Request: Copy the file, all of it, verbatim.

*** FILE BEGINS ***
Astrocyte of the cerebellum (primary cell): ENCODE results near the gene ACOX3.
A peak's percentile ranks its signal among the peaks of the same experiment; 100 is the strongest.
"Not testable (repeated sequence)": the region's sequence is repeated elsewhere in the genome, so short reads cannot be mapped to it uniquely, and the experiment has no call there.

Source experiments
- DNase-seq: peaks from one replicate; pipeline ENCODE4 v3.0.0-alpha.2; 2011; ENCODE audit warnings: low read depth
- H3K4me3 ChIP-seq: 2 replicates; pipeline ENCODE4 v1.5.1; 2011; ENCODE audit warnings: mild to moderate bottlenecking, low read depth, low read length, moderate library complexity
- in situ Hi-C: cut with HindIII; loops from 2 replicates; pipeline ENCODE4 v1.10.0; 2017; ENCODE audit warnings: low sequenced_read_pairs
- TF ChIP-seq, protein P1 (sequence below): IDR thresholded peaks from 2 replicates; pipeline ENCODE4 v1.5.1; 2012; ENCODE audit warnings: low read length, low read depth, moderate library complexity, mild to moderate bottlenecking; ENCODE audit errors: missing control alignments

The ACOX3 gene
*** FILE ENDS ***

Astrocyte of the cerebellum (primary cell): ENCODE results near the gene ACOX3.
A peak's percentile ranks its signal among the peaks of the same experiment; 100 is the strongest.
"Not testable (repeated sequence)": the region's sequence is repeated elsewhere in the genome, so short reads cannot be mapped to it uniquely, and the experiment has no call there.

Source experiments
- DNase-seq: peaks from one replicate; pipeline ENCODE4 v3.0.0-alpha.2; 2011; ENCODE audit warnings: low read depth
- H3K4me3 ChIP-seq: 2 replicates; pipeline ENCODE4 v1.5.1; 2011; ENCODE audit warnings: mild to moderate bottlenecking, low read depth, low read length, moderate library complexity
- in situ Hi-C: cut with HindIII; loops from 2 replicates; pipeline ENCODE4 v1.10.0; 2017; ENCODE audit warnings: low sequenced_read_pairs
- TF ChIP-seq, protein P1 (sequence below): IDR thresholded peaks from 2 replicates; pipeline ENCODE4 v1.5.1; 2012; ENCODE audit warnings: low read length, low read depth, moderate library complexity, mild to moderate bottlenecking; ENCODE audit errors: missing control alignments

The ACOX3 gene